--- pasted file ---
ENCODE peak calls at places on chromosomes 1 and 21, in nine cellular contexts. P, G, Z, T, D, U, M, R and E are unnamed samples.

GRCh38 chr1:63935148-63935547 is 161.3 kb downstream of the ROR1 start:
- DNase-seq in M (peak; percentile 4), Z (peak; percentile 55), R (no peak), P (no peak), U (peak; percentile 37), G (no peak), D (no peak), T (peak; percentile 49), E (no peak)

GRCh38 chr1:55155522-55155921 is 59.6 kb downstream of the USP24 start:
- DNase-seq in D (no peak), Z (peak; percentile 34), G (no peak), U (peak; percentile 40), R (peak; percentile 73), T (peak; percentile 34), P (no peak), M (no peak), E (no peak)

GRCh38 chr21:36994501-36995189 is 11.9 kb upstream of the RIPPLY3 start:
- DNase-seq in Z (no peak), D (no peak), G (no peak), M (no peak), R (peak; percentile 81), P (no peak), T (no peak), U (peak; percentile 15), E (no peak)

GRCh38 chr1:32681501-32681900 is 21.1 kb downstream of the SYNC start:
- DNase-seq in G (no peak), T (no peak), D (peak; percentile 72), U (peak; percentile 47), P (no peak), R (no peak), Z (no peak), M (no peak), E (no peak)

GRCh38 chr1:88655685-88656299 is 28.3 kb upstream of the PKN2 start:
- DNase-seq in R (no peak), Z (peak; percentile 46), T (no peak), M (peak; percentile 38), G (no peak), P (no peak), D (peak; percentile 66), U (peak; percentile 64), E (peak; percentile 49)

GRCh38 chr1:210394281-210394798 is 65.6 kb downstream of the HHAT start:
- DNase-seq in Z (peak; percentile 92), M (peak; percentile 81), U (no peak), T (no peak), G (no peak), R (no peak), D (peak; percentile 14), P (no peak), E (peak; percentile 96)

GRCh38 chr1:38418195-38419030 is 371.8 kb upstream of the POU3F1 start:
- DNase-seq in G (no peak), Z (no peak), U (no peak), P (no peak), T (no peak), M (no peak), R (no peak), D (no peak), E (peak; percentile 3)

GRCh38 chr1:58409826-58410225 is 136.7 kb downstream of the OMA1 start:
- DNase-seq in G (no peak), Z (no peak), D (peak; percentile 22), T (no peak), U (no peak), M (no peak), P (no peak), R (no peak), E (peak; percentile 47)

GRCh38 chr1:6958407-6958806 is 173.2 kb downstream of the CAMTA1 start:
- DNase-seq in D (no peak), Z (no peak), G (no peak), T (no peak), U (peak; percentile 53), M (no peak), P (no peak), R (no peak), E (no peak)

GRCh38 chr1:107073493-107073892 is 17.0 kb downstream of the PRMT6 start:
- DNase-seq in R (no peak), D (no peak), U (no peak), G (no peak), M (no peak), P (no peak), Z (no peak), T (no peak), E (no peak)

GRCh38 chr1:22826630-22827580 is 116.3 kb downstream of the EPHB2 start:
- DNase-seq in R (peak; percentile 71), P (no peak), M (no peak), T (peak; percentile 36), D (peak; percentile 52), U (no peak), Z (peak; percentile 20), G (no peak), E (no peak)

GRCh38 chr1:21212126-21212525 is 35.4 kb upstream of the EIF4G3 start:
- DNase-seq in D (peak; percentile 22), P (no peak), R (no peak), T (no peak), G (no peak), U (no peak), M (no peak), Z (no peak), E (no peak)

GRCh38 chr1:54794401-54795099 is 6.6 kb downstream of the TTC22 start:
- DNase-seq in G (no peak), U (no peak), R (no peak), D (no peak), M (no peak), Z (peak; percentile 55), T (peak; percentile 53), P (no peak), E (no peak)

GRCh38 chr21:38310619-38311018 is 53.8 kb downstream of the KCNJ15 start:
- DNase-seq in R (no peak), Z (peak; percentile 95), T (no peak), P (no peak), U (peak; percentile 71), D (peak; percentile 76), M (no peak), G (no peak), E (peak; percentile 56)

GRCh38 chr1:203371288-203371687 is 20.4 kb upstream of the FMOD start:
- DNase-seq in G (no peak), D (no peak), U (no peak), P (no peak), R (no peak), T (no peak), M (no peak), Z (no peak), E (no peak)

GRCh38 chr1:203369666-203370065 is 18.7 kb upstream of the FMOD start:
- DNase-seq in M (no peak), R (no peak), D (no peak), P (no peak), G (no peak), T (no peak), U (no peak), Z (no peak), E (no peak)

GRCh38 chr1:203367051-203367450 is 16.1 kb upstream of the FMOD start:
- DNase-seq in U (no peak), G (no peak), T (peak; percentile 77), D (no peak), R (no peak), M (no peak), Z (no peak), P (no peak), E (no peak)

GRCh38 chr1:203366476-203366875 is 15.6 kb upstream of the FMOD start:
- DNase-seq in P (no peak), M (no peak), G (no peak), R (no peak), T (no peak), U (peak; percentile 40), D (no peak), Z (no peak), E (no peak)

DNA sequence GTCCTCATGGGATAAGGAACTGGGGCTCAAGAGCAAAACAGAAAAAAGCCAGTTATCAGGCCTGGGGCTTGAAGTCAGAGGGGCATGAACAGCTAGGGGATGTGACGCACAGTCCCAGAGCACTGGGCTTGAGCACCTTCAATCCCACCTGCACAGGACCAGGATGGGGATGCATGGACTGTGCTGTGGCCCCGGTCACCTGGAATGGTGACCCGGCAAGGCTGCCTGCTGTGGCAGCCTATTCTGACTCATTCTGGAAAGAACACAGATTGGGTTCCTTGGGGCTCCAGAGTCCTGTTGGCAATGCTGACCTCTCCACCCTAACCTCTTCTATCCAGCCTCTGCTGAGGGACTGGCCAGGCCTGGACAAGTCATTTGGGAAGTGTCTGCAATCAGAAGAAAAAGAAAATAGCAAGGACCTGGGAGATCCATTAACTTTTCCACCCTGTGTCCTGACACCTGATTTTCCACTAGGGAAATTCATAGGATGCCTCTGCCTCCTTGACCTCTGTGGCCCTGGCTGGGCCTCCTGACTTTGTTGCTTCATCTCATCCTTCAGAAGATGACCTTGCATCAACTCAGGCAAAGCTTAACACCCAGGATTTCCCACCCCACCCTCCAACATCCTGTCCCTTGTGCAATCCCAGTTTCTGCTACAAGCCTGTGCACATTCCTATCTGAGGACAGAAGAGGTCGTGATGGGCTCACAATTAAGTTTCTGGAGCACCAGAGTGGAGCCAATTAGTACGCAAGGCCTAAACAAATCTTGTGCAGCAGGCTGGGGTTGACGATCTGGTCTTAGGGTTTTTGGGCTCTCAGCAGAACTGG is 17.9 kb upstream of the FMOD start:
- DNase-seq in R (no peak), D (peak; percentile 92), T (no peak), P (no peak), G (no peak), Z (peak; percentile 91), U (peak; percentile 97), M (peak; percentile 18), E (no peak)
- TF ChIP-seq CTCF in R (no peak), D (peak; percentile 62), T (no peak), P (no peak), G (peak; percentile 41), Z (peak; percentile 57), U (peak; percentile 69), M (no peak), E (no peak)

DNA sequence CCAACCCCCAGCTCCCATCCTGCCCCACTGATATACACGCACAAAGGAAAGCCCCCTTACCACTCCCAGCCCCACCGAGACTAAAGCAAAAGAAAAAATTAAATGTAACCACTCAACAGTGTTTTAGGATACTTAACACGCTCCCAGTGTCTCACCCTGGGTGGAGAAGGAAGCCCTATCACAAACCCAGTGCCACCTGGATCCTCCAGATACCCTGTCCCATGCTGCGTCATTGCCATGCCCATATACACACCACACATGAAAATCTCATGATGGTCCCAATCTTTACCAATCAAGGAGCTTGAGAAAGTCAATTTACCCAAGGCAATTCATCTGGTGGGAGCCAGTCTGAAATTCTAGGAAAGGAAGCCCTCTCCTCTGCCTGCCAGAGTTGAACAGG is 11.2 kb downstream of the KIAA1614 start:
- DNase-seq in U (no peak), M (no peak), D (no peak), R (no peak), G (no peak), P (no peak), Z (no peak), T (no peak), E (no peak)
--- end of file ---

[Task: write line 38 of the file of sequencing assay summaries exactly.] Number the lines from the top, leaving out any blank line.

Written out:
DNA sequence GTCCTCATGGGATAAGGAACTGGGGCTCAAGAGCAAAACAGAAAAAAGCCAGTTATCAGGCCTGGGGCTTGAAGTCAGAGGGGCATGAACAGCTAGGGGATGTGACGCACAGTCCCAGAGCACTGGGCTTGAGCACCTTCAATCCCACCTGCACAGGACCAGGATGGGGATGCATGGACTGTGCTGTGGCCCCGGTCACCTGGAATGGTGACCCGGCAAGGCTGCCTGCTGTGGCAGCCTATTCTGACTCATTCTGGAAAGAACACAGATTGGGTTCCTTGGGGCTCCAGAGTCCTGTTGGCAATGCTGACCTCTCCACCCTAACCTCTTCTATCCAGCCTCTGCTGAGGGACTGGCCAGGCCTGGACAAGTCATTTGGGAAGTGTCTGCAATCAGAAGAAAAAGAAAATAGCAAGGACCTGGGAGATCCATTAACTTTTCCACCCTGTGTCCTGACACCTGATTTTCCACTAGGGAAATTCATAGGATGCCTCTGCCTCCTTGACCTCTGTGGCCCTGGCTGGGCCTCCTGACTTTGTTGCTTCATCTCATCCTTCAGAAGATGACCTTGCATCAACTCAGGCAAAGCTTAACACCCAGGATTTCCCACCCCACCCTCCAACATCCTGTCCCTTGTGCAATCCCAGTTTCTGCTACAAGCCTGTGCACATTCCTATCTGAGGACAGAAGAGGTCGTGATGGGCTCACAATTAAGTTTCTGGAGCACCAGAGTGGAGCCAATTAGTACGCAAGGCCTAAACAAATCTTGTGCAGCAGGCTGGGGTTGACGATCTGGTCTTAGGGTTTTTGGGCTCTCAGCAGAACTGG is 17.9 kb upstream of the FMOD start: